“This is a Blarg,” said my partner, placing his glass of wine in the middle of the table.
We were at a friend’s house late in the evening, on a rare vacation without our children. The conversation had taken a turn, as they frequently do in my world, for the philosophical. We had a moment of replaying our undergraduate days.
“What does it mean to name something?” he asked.
We stared at the glass. We were moderately too impaired to do the question justice, having just returned from a family wedding and having thus spent the evening drowning the emotional weight. It was a mellow conversation, no beer-sloshing involved. We came, as we usually do, to no conclusions, having gone round and round the conversation of what makes a chair a chair so many times over the years, we see no further angles to be explored.
Later, he said, “Could somebody hand me a blarg?” and he was handed a tumbler full of water. He did not object. “So, we agree in principle that it was the glass itself, and not the wineglass or the glass of wine to which you were referring?” “I guess so,” he said, and we went onto other topics.
But the next day, the question reasserted itself in my mind. What does it mean to name something? What does it mean to name something?
Naming Something: creating categories where none existed
Mathematical philosophers are keen on a set of problems that are broadly classified as paradoxes.
These are, in essence, statements about the world which *seem* reasonable on the surface, but which, when examined more closely, result in absurd or impossible conclusions.
Suppose, for example, that there exists a village which has a rule that says, “All men who do not shave themselves are shaved by the barber.” (1) The question that exposes the (extremely famous) paradox is, “Who shaves the barber?” (If he shaves himself, he is not supposed to be shaved by the barber… but he is. etc.) (If you simply must see the detailed proof of the intractability of the contradiction, it’s on youtube… with animation!)
Not to discount the mathematical truth of the paradox, the linguistic example exposes a completely different issue with our thinking… which is to propose that, in becoming a barber, the man acquires a different essential nature. The problem is with the use of the verb “to be”, which functions as an identity operator. In this formulation, “The Barber” is now always a barber, whether he is in the midst of barbering or not. His being is now that of A Barber. In this moment of naming, we divided the world in two, and we created a problem (of maintaining that division) where previously none existed.
New Names, New Rules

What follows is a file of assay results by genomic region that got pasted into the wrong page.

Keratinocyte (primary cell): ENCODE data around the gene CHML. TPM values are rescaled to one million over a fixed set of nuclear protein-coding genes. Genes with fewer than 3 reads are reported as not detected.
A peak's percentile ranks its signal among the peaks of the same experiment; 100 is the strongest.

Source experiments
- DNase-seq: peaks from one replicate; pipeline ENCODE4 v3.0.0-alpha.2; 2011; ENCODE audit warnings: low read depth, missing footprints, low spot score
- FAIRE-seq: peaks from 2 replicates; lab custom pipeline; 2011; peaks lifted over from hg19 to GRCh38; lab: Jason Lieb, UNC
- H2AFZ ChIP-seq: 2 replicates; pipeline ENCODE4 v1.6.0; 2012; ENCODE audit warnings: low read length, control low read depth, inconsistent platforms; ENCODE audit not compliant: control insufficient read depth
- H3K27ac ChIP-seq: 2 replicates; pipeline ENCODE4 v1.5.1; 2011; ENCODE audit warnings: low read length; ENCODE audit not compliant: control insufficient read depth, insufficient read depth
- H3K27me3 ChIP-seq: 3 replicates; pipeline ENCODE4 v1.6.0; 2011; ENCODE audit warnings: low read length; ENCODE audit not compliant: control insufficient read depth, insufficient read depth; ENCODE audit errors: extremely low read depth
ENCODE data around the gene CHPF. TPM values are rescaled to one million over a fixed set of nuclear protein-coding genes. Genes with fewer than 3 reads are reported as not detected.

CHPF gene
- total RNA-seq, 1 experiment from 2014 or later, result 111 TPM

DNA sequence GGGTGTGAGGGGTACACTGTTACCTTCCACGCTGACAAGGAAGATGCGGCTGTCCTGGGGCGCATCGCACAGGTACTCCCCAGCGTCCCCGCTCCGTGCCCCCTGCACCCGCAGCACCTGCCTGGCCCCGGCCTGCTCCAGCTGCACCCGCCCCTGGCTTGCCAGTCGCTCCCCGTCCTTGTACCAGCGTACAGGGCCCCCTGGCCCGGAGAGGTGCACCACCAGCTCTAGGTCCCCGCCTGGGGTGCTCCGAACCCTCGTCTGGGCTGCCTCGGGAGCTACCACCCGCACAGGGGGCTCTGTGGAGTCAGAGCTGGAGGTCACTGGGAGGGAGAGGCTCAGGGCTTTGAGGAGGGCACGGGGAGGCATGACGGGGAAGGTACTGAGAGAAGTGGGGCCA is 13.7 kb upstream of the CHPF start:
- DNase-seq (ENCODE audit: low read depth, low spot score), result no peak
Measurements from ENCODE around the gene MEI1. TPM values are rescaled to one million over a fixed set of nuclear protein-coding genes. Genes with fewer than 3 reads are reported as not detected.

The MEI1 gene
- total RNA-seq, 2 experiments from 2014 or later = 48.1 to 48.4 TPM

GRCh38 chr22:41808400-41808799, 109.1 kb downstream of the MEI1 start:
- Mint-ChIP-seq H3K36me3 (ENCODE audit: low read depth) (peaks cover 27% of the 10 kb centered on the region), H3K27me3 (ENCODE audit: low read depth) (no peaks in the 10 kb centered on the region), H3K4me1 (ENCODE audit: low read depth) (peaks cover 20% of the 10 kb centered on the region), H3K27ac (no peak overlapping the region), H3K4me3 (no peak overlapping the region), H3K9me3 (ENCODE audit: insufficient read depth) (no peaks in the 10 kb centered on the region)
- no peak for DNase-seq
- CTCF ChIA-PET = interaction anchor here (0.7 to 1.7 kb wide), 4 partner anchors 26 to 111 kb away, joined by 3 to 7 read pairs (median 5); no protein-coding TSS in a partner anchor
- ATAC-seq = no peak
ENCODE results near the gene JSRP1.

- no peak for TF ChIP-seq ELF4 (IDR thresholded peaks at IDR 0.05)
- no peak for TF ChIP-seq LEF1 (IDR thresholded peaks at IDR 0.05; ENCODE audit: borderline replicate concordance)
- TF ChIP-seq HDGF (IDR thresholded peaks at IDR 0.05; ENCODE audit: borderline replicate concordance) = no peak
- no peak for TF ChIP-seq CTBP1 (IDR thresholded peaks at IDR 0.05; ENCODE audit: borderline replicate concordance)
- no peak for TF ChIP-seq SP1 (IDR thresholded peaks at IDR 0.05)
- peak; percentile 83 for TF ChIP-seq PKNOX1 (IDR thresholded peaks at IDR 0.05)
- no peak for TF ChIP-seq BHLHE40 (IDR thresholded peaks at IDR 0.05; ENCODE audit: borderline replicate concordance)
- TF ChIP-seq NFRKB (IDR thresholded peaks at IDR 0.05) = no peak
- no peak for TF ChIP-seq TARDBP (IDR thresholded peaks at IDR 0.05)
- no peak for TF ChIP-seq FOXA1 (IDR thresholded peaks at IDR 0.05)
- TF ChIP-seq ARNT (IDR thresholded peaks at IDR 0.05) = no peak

Even if you, like me, now wish to dismiss this paradox as arising from a rule too stupid to be considered (more on that later), let us sit with it for just a while longer…
For some reason, this village concerns itself with the regulation of shaving behaviours. Perhaps it is a public health concern, perhaps there is some stricture regarding it as a pleasurable activity. Maybe a powerful barber cartel runs the political system at the national level. Whatever the underlying cause, men are not permitted to go ’round shaving one another all willy-nilly. It also seems clear that a man cannot become The Barber simply by offering to shave his friend’s face, as there is, apparently, only one in the village. There must be some process by which a man makes the transition from not-Barber to Barber, or by which Barber-ness is conveyed.
Before the rule was written, there were (presumably) just men who shaved or didn’t as they saw fit. Their neighbours may have looked askance at their hairy faces, but they didn’t have the force of law to do anything about it. There may even have been people willing to provide shaves for other people, and they may not even all have been men.
But all that changes with the creation of a formal category (role) called The Barber.
Now the village requires an entirely new set of processes. They require
- a means of selecting The Barber
- a way of enforcing shaving requirements
- regulations regarding frequency of shaving and/or maximum permissible stubbliness
- some means of preventing illicit and/or black-market barbering
A whole new world of social control is opened up by this requirement.
Look. Let’s be honest. It is a dumb rule. The “paradox” only arises because of the presence of an unnecessary condition in the definition of barber/not barber. If the barber were simply defined as “The person who shaves other people”, without that strange and unnatural exclusive or, there would be no paradox. If we defined barbering as a process, not an identity, he could shave himself quite happily, because barbering would only occur in the moment of relationship with the other. Any number of possible formulations resolve the practical problem… because no conflict exists in fact. The tension arises purely as an artefact of our incorrectly described (and thus prescribed) reality.
But here’s the thing: we try to live our lives according to equally dumb and contradictory rules all the time. This is the nature of the policed identity, which tells you what you can and cannot do based not upon your abilities or your interests, but upon some category to which you have been assigned. Or which has been assigned to you.
For now, before we get deeper into the problem of identity, let us rest here (possibly sipping at our blargs of wine) in the world of the regulated, perplexed, and hairy barber, not because it is realistic, but because it is unlikely to turn the ire of the world upon us.
Unless there really is a secret barber cartel.
1. This is the statement as I first encountered it, and it seems a perfectly natural way of expressing a rule. More recent iterations seem to be mainly of the form, “The barber shaves those, and only those, who do not shave themselves.” Which I can’t imagine any non-mathematician uttering in casual conversation.